For listeners in the Portland Symphony Orchestra’s constituency who complain that the orchestra’s programming is too predictably wedded to the standard canon, the concert Robert Moody conducted at Merrill Auditorium on Tuesday evening must have seemed an oasis of novelty.

The program included a suite (No. 1) from Prokofiev’s “Cinderella,” a ballet that ranks low on any list of Prokofiev’s most frequently played scores. Haydn’s Symphony No. 69 was also a choice from off the beaten path. And the program’s centerpiece, David Del Tredici’s “An Alice Symphony,” is a 1969 work that Del Tredici himself never heard performed in full until 1991.

In terms of both length and musical language, it is the orchestra’s most ambitious offering this season.

Del Tredici, who was present for the performance and spoke about the work with Moody at the pre-concert talk, has had an unusual career. Like many composers of his generation (he is 78), he was devoted in his early years to harmonic and rhythmic complexity, and some of his early works – for example, “Syzygy” (1966), for voice and orchestra – remain classics of that style. But by the mid-1970s, he had reconsidered his language. He largely jettisoned atonal harmony, except when he found it expressively useful, and he adopted a more straightforward melodic style.

Some of Del Tredici’s early followers were aghast. But other composers, including John Corigliano and George Rochberg, were following a similar path, and soon Del Tredici was in the vanguard of a new movement, neo-romanticism, which has helped win back listeners who were put off by atonal complexity, and has been embraced by two generations of younger composers as well.

“An Alice Symphony” is a transitional score, composed when Del Tredici was having doubts about his former style but was not fully ready to jump ship. An early installment in his expansive collection of works inspired by Lewis Carroll’s Alice books, the symphony is cast in four intensely theatrical movements, with a soprano soloist who alternates between declaimed narrative and virtuosic singing, and stretches of atonal, seemingly cacophonous orchestral scoring that evokes the bizarreness of Alice’s dream world.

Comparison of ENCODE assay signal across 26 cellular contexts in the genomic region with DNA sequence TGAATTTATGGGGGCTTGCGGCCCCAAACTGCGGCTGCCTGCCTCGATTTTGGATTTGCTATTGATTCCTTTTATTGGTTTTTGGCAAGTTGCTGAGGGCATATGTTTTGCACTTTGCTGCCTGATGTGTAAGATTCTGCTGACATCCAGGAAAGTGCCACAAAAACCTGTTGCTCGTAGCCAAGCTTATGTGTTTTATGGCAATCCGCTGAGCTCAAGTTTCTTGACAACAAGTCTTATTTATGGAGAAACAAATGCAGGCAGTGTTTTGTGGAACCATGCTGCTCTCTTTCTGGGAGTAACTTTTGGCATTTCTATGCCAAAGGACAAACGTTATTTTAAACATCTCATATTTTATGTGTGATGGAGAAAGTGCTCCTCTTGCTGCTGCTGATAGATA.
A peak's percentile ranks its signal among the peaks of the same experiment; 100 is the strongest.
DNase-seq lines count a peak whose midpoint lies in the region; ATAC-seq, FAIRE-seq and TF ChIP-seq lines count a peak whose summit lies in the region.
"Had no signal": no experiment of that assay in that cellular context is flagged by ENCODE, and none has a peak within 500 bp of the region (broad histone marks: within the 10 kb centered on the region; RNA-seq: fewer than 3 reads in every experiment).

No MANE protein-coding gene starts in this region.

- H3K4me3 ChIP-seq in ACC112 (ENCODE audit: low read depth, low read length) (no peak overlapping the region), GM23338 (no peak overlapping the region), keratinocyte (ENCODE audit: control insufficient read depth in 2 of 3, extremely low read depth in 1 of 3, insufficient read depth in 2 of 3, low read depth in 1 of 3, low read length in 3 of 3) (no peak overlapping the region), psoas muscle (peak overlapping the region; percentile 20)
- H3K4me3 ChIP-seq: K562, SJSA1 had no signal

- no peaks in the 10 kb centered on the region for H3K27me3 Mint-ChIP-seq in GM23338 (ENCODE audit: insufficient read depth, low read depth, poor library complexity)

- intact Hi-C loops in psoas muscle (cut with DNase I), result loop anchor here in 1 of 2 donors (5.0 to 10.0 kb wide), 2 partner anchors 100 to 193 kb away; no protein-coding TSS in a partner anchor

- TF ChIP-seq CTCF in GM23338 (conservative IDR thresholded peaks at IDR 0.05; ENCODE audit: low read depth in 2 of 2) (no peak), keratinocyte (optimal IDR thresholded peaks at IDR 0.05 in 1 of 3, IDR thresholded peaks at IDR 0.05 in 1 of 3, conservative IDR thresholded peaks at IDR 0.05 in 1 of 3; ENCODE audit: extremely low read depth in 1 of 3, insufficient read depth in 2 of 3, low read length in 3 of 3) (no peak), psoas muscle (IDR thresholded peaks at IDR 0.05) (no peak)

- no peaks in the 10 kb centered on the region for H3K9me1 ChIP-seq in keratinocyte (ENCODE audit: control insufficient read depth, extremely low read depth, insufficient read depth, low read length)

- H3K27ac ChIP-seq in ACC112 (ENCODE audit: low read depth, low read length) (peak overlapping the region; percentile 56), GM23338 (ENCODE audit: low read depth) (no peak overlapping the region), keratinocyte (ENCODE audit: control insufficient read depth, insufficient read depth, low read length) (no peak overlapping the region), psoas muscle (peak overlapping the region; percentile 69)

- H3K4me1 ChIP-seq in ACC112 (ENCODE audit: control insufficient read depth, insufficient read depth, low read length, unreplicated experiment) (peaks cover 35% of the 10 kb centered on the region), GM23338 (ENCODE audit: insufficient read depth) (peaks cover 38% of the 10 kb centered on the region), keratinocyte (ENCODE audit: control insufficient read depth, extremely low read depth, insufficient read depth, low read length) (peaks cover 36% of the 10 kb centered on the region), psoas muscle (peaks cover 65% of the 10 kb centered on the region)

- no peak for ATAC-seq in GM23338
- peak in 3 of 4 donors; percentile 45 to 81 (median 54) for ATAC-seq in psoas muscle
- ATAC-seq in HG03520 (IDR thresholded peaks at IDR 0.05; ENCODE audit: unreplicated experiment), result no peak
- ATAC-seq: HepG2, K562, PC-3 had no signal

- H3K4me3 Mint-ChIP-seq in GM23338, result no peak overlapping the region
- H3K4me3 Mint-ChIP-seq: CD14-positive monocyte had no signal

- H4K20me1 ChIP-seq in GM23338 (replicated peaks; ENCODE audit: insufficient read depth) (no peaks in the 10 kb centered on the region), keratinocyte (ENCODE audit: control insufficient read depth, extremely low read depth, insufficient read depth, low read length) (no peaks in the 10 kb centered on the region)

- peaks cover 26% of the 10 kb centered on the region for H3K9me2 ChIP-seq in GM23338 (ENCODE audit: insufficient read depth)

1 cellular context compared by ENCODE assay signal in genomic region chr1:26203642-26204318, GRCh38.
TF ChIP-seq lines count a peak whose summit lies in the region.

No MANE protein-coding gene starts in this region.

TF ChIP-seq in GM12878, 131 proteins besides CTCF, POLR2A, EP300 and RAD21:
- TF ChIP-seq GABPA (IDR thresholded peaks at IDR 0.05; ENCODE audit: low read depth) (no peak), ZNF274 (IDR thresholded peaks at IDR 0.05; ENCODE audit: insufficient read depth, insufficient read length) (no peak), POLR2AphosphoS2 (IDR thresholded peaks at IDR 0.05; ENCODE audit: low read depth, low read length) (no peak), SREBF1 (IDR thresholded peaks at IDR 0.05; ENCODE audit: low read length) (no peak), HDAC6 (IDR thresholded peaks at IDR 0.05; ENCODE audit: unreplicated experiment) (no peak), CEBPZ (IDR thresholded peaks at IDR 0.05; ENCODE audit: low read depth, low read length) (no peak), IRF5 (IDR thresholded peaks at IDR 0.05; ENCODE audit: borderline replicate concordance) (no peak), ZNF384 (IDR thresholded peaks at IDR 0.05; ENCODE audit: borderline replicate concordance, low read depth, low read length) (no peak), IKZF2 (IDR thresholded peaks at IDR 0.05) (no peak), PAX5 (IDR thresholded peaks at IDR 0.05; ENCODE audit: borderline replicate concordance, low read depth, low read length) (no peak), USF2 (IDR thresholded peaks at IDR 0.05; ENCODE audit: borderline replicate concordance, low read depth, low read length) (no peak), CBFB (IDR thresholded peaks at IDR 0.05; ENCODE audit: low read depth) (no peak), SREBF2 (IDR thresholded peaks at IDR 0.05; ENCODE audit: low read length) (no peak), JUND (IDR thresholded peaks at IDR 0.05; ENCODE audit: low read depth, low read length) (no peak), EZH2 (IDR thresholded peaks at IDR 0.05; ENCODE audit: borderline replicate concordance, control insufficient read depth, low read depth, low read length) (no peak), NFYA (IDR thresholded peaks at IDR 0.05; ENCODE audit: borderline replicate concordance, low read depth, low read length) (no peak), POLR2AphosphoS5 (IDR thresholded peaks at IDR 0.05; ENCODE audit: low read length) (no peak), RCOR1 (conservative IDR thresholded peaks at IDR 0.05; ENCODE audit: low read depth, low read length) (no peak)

Margaret Carpenter Haigh delivered the soprano line deftly and amusingly, and it cannot have been easy, given the stream of high Es in the final section, to say nothing of the frequent shifts from speaking to singing. Moody drew vigorous playing, most notably from the winds, brass and percussion, which do much of the heavy lifting, with banjo, mandolin and the sliding, eerie electronic timbres of the theremin adding to the score’s otherworldliness.

Among the scenes Del Tredici set are Alice’s odd encounter with the Queen of the Lobsters (in “The Lobster Quadrille”) and the White Rabbit’s testimony against the Knave of Hearts (in “Who Stole the Tarts?”), and to bring them to life, the orchestra collaborated with the Portland Ballet. Roberto Forleo’s evocative choreography was danced by Kaitlyn Hayes as a nervous-looking Alice, Derek Clifford as the White Rabbit and Erica Deisi as the Queen of the Lobsters, along with a lobster quartet. The colorful costumes were made by students and faculty at the Maine College of Art.

Del Tredici said in the pre-concert talk that he had always dreamed of having “An Alice Symphony” choreographed. Still, it seemed odd that it was the only work danced on a program that included some actual ballet music. Perhaps the orchestra felt that the Del Tredici needed the visual assist more than the Prokofiev. Even if the “Cinderella” music is played infrequently, Prokofiev’s accent and fingerprints are comfortably familiar.

Both here and in the Haydn, for which Moody used a reduced ensemble of about 30, the orchestra gave polished, polite performances. There was nothing specifically wrong: The notes were well-tuned and in their place, and balances, tone and accenting were beyond reproach. But moments when the playing had that edge-of-the-seat, about to catch fire quality were few and fleeting.

There was much more of that kind of energy in the Del Tredici. Both in the pre-concert talk and in the hall, Moody said that people write him letters and even approach him on the street asking for more new music. If that’s so – and the nearly full Merrill Auditorium suggested that it is – maybe it’s a request he should honor more assertively.

Allan Kozinn is a former music critic and culture writer for The New York Times who lives in Portland. He can be contacted at:

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